The Top 7 Conservative States in the U.S.

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While there are plenty of red and red-leaning states in the U.S., a few are known for being especially conservative, including Tennessee, Louisiana, Wyoming, South Dakota, and Texas. These states share many similarities: low taxes, low unemployment rates, limited business regulations, and right-to-work legislation (which bans union security agreements, thereby weakening the power of unions). Each state also has a history of conservative leadership and a culture that reflects traditional conservative values.

Key Takeaways: The Most Conservative States

• The most conservative states in the U.S. are known for their low tax rates and limited business regulations.

• Other hallmarks of conservative states include low union membership, limited gun laws, and high religious participation.

• In Wyoming, 59 percent of residents identify as Republican or Republican-leaning, making the state (by this metric) the most conservative in the U.S.

Tennessee

Neon signs on Lower Broadway (Nashville) at Night
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Tennessee has no state income tax and some of the lowest property taxes in the nation. The state offsets these low taxes with higher sales taxes, and as a result, a significant percentage of Tennessee's taxes are actually paid by non-residents. Memphis, Nashville, and Knoxville are all popular tourist areas that help bring in out-of-state dollars. Tennessee is also a right-to-work state, and as of 2018, only 5.7 percent of its workers are members of a union. The state is known for its conservative culture, with 42 percent of residents identifying as conservative (the national average is 36 percent) and 49 percent identifying as "very religious."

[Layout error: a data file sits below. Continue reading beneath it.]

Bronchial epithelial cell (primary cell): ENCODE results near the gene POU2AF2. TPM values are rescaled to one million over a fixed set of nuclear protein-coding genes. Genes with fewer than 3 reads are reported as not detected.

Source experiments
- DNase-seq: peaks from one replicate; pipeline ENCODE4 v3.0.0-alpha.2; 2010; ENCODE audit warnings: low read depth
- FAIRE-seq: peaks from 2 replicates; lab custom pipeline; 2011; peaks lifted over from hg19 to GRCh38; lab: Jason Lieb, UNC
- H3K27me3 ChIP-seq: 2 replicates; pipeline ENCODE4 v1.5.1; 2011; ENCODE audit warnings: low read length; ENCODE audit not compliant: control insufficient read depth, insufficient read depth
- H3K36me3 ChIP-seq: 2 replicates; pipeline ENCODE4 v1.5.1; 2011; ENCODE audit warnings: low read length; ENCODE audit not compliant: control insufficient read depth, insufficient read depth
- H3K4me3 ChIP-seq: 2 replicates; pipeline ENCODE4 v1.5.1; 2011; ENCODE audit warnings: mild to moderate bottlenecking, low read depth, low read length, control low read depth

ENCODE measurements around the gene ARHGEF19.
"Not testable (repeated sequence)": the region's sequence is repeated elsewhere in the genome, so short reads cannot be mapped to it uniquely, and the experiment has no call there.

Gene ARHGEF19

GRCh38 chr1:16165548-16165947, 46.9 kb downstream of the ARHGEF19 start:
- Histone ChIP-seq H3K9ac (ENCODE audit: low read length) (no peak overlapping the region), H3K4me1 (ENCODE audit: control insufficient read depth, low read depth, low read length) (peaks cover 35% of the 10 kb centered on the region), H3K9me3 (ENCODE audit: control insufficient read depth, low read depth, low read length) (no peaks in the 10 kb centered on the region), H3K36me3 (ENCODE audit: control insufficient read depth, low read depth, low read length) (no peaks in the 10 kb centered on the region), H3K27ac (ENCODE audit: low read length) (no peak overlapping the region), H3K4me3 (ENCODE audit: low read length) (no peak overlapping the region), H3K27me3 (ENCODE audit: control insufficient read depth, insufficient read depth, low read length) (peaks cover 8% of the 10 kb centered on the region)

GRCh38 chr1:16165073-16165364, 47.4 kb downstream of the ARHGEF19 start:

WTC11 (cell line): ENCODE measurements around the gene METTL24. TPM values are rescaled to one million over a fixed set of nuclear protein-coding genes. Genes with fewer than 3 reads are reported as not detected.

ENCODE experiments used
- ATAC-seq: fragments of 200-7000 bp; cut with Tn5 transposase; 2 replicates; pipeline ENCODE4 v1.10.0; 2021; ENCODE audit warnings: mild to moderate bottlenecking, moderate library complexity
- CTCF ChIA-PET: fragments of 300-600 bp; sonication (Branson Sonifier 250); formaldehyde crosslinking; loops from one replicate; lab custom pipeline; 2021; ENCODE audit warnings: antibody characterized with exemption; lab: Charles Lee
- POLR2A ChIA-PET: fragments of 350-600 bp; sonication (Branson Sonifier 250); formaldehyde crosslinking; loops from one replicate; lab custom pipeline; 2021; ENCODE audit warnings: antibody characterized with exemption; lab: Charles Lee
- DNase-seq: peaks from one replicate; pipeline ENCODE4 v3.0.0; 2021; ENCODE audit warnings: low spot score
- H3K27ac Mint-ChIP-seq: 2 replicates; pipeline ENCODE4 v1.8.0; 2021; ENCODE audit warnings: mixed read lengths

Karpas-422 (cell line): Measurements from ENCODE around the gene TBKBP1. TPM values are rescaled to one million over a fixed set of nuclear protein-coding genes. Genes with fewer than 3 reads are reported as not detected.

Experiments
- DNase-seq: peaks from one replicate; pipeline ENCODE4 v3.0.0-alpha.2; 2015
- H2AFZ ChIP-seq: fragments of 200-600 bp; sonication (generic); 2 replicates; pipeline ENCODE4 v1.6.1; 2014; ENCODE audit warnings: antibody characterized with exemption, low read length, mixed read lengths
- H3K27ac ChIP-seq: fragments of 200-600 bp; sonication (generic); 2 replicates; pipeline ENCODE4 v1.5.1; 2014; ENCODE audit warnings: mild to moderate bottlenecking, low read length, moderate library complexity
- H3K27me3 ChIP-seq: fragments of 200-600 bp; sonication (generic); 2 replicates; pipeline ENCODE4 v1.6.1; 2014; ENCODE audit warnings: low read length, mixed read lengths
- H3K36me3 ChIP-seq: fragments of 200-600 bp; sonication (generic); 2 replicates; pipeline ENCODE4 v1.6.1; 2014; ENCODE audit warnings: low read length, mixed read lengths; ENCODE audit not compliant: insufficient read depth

Louisiana

Bourbon St, French Quarter, New Orleans
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The Pelican State has low personal income taxes and sales taxes, making it a popular state for small business owners. Like Tennessee, Louisiana is a right-to-work state with low union membership. As of 2018, the state unemployment rate was 4.7 percent, slightly higher than the national average. Louisiana has been a popular place for conservative initiatives such as education reform and business deregulation. Politically, the state leans to the right, with 45 percent of residents identifying as conservative and only 17 percent identifying as liberal. Louisiana also has very limited gun laws; it allows open carry without a permit and does not require handguns or long guns to be registered with the state.

Wyoming

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By polling alone, Wyoming is the most conservative state in the nation, with 59 percent of residents identifying as Republican or Republican-leaning. Like other conservative states, it has very low tax rates across the board, and close to 70 percent of Wyoming's revenue comes from non-residents through sales taxes. The state's economy is driven by oil and natural gas production, and the people consistently elect staunch conservatives to send to Washington. (One of the state's current representatives, John Barrasso, is considered one of the most conservative in the Senate.) Conservatives also love this state is because of the popularity of hunting—a $300 million industry that brings in plenty of out-of-state dollars. Low population density is also a draw for conservatives who prefer rural culture.